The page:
Every now and then, I see people use the word “fiduciary” when it comes to financial advice.
Although I 100% support what the term represents — an alignment between the interests of client and adviser — I’m not a fan of the word.
(Even though I think the nature of the service I provide, and the representations I make to my clients, make me a lot more like a “fiduciary” than many other financial planners.)
Let me spend the next several thousand words explaining why.
The term “fiduciary” confuses matters
“Fiduciary” is a fancy word. It looks and sounds like it has gravitas.
But do you know what it means? Does the person who proclaims that they’re a fiduciary really understand what it means?
I doubt it.
To be frank, a good portion of lawyers don’t know the ins and outs of fiduciary duties in specific detail.
Confusing words often indicates confused thoughts.
Even if you have a sense of what a fiduciary relationship is, and the types of duties that stem from this type of relationship, there’s another aspect that I think confuses matters.
This blog is made possible by Fairhaven Wealth, my independent, fixed-fee, advice-only financial planning business.
By suggesting that someone is either a “fiduciary” or they’re not a fiduciary, we are introducing something like a binary line in the sand.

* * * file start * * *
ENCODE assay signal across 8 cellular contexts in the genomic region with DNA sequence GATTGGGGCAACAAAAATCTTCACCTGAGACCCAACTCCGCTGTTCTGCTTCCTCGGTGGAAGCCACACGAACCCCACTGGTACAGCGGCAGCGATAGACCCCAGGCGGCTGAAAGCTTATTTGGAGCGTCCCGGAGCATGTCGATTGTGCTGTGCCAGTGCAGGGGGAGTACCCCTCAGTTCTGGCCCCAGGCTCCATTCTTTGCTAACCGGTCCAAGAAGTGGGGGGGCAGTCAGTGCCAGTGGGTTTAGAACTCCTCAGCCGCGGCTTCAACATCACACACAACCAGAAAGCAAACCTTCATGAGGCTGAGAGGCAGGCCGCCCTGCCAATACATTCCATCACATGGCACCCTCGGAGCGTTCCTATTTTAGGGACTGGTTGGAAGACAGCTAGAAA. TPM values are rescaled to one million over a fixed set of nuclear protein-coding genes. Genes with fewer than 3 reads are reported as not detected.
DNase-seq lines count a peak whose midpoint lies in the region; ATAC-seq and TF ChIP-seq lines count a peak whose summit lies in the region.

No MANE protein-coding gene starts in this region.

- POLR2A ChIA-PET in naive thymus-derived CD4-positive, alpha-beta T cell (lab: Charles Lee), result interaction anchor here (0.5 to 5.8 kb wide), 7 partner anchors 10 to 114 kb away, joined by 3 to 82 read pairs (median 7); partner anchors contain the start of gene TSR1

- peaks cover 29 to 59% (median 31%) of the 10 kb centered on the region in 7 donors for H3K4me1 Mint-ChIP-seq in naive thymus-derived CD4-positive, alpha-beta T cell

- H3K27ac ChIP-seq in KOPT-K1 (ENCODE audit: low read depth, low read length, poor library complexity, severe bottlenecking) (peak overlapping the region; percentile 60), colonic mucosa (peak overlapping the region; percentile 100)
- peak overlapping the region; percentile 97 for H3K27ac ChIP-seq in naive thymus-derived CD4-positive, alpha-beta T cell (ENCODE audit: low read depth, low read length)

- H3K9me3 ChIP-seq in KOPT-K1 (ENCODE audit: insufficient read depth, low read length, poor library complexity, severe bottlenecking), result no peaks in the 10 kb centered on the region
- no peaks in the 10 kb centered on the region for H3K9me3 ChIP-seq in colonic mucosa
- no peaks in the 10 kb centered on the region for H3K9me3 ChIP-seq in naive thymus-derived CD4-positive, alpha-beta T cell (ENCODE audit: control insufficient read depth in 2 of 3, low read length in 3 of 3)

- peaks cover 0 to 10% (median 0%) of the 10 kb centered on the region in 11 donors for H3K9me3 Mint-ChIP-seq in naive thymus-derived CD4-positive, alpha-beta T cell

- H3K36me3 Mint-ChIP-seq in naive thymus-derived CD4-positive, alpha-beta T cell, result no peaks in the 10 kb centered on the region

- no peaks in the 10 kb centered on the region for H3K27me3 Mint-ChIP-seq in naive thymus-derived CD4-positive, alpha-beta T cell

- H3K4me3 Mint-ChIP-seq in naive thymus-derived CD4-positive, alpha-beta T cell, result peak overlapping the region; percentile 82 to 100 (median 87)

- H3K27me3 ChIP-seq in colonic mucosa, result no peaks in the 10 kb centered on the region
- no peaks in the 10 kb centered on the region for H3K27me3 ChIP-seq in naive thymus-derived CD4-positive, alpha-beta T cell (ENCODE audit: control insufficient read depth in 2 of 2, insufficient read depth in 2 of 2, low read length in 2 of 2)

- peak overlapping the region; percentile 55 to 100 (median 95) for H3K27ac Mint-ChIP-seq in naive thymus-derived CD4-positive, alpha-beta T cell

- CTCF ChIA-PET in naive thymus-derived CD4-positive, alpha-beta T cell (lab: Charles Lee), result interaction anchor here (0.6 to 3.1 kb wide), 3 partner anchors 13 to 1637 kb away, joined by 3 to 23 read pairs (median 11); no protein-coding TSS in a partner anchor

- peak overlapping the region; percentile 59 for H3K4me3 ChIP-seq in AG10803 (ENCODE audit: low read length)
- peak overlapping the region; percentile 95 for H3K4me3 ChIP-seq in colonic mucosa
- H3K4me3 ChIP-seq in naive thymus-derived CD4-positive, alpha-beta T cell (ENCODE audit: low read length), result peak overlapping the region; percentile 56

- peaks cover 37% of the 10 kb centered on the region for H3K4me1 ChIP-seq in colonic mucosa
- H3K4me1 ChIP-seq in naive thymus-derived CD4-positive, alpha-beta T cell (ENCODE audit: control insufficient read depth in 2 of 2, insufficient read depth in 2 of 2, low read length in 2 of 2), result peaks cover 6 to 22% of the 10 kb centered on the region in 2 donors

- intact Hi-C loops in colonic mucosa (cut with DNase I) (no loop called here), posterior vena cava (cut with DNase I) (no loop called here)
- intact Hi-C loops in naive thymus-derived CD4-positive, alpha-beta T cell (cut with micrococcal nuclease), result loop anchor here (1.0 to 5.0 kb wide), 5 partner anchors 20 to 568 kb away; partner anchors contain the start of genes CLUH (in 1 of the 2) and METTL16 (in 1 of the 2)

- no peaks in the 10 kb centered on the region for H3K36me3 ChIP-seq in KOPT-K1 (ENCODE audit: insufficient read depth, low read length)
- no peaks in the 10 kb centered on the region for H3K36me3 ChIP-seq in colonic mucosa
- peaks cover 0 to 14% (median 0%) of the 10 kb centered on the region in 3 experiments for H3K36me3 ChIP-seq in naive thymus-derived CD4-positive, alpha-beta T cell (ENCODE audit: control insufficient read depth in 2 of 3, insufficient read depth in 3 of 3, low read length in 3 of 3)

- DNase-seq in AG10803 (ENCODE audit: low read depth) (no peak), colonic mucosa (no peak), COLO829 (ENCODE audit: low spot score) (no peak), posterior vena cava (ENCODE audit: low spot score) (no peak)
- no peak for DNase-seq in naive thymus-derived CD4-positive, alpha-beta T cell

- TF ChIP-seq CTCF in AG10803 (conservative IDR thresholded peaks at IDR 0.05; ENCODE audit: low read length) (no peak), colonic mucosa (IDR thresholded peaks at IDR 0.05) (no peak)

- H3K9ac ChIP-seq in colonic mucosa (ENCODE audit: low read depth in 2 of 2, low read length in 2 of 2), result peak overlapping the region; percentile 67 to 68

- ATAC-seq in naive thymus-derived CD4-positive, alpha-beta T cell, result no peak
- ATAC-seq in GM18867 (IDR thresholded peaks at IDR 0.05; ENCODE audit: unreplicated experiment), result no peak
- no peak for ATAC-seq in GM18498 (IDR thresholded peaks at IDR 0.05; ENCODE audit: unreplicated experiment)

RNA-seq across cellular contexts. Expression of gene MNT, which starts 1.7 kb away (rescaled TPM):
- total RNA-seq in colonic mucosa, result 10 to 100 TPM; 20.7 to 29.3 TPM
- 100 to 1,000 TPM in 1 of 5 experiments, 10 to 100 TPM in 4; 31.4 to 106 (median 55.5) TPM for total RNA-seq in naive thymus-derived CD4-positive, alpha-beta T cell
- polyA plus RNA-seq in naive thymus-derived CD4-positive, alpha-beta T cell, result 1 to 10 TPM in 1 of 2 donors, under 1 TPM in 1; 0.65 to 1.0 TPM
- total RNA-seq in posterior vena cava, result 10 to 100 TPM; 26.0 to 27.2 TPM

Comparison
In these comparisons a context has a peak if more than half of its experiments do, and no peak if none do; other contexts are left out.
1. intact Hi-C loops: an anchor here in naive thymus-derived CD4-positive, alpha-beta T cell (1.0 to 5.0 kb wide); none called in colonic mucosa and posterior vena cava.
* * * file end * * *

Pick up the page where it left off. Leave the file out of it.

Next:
As I explain later in this article, there are certain types of advisers who I don’t think can be called fiduciaries. But you should still engage them.
There are also cases where I would prefer the financial planner who isn’t a fiduciary compared to someone who is a fiduciary. (Spoiler: do you really need to enter into a relationship of such reliance and vulnerability that additional obligations need to be imposed by common law, or would a more simple relationship be more appropriate?)
What’s the alternative?
Instead of focusing on whether an adviser is a “fiduciary” or not, I think the focus should be on the degree to which the interests of an adviser and a client are aligned.
The degree of alignment is not a binary, yes/no, aligned-or-not characteristic. It sits along a spectrum. This is something that all clients (and advisers) should understand, and should influence their decision whether to engage an adviser, and their decision whether to follow their advice.
What is a “fiduciary”?
I had to do a deep-dive on the concept of fiduciary duties when I was a financial services lawyer in Australia and there was talk of a fiduciary-like duty being imposed on financial advisers over there. (That never quite happened, although a “best interests” duty was created and is now in force.)
Broadly speaking, a fiduciary relationship is a relationship of such deep trust and reliance that when it comes to managing conflicts of interest, the only appropriate way of managing the risk is to AVOID the conflict completely.
Is a fiduciary duty set out in any legislation, regulations, or codes? No.
It’s a creature of the common law — which means, it’s determined by the court.